Queensland Premier Anna Bligh MP has a problem. Reacting to sensationalized media reports of runaway population growth as well as an infrastructure lag revealing itself in everything from mounting congestion to a lack of hospital beds, Queensland residents are starting to say ‘enough.’ The prospects of continuing population growth at around 2.5% or 100,000 people per annum, despite the economic benefits this brings, are increasingly unpopular, something that gets the attention of most politicians. read more »
By Richard Reep
Well into the last decade, green design and smart growth operated as two separate and distinct reform movements. Both were widely celebrated in media, academic and planning circles, seeing themselves as noble causes albeit underdogs in the struggle against the mighty capitalistic enterprise of real estate development. Starting in 2009, the frozen credit market has kept private development moribund, and these two movements are somewhat moot as development takes a cease-fire. read more »
One of the most ironic aspects of our putative "Age of Obama" is how little impact it has had on the nation's urban geography. Although the administration remains dominated by boosters from traditional blue state cities--particularly the president's political base of Chicago--the nation's metropolitan growth continues to shift mostly toward a handful of Sunbelt red state metropolitan areas. read more »
President Obama's last-minute decision to postpone his homecoming to Indonesia and a trip to Australia expands the list of friendly countries--which include France, the U.K. and most of Eastern Europe--that have received a presidential snub. Yet in putting off his Australia trip, Obama will also miss an opportunity to commune with the politician whom he most closely resembles. read more »
Latching onto Kevin Rudd’s call for “a big Australia” and forecasts that our population will grow by 60 per cent to 35 million in 2050, urban planners are ramping up their war against suburbia. In paper after paper, academics across the country have been pushing the same line. Climate change, peak oil and the financial crisis mean we can’t go on driving and borrowing for low-density housing. read more »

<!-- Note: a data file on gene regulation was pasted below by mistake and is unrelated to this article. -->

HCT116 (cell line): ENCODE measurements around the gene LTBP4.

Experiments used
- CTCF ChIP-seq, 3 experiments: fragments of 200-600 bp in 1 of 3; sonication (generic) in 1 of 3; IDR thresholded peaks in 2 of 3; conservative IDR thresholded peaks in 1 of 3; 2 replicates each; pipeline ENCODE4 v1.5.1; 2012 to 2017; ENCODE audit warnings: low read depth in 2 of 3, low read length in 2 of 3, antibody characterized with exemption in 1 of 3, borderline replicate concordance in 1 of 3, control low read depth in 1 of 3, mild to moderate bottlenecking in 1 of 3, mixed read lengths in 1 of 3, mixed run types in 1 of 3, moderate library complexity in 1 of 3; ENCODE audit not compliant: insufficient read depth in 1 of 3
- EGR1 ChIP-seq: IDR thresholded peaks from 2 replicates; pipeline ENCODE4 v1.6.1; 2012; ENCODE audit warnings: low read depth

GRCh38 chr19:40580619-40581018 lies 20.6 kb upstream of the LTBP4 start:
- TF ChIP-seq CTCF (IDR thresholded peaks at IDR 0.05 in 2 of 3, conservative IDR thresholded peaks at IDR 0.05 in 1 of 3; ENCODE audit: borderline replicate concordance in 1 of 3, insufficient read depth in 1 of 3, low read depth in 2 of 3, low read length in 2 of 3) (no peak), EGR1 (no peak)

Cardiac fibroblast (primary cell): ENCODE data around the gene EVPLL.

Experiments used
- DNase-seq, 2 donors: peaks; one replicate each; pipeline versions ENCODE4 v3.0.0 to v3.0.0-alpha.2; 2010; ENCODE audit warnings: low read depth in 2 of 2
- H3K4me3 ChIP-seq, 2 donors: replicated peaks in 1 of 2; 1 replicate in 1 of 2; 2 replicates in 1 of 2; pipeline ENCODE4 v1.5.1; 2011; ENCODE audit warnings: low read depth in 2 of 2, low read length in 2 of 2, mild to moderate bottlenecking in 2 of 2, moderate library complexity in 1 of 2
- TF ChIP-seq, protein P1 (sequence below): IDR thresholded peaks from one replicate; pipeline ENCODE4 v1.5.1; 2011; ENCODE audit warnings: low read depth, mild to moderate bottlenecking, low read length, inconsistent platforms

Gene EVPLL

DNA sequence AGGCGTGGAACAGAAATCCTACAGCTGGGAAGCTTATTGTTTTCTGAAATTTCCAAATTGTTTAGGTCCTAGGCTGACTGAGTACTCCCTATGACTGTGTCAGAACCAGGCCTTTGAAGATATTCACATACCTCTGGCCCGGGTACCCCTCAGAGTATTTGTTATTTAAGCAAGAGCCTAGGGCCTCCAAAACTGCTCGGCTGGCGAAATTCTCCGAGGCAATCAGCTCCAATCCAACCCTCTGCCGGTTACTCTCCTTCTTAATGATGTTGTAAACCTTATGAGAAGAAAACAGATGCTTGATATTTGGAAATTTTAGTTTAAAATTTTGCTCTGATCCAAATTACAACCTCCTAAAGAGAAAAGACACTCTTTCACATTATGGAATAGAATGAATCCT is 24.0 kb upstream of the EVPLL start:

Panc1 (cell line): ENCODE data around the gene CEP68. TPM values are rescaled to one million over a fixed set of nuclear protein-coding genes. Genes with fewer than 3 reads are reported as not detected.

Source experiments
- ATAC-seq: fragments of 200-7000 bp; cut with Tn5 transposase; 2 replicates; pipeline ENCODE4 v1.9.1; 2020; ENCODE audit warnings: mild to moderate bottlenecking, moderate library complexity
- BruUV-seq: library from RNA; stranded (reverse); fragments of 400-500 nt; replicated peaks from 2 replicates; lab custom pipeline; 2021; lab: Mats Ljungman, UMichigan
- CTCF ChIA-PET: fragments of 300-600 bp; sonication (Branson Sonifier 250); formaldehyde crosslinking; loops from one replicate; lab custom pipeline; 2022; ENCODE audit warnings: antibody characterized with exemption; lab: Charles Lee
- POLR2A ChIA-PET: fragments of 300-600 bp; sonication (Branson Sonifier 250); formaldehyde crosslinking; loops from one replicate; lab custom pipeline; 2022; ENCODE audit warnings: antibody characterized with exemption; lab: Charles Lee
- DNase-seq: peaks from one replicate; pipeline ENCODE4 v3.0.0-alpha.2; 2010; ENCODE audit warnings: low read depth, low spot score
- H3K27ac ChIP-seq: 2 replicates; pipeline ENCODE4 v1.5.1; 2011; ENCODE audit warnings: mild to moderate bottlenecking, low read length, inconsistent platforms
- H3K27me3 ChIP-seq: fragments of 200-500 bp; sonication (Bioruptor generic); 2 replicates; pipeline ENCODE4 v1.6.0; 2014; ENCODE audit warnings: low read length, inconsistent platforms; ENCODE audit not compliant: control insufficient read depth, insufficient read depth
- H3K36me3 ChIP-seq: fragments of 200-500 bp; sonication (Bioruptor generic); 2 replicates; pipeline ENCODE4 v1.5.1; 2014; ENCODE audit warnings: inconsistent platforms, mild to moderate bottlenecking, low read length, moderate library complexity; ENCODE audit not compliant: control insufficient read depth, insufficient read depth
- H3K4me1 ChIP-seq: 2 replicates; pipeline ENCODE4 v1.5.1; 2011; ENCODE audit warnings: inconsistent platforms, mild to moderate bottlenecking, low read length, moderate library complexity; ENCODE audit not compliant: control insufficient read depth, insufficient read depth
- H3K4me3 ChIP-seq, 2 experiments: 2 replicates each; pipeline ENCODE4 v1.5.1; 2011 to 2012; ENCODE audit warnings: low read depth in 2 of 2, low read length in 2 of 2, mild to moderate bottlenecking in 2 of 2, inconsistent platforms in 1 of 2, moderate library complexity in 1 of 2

California is in trouble: Unemployment is over 13%, the state is broke and hundreds of thousands of people, many of them middle-class families, are streaming for the exits. But to some politicians, like Sen. Alan Lowenthal, the real challenge for California "progressives" is not to fix the economy but to reengineer the way people live. read more »
“The Great Transit Oriented Development Swindle?” reads the headline in the Fog City Journal, one of the growing number of internet newspapers providing serious, professional web-based journalism as an alternative to declining print newspapers (and their often less than effective web sites).
The article does not directly answer the question in the headline, but certainly provides enough ammunition to what has become a commonly accepted mantra among planners and urban boosters. It reveals how transit oriented development (TOD) is often based upon fragile foundations that amount to an ideological swindle. It is important to recognize that the Fog City Journal is no right wing or libertarian organ. There is little market for that in the city of San Francisco. read more »
The term green-wash is used to describe something that has been promoted as 'green', but is not. Has the term 'sustainability' worn out its welcome as well? read more »
Inrix, an industry provider of traffic information, has just published its third annual Traffic Scorecard, which ranks the nation’s 100 largest metropolitan areas based upon the intensity of their peak hour traffic congestion in 2009. The results provide further evidence of the association between higher urban population densities and more intense traffic congestion.
Los Angeles, Again: Not surprisingly, Los Angeles is again the most congested metropolitan area over 1,000,000 population. read more »
Remember that Fisher Price toy – “Baby's First Blocks”? It was supposed to teach us one of life's first lessons: Place a square shape in a square hole, and a round shape in a round hole. We're supposed to understand this idea before we learn to say our first words, or to walk. Yet in the development of our neighborhoods, we have put that square shape into every hole, no matter what the shape of that hole. read more »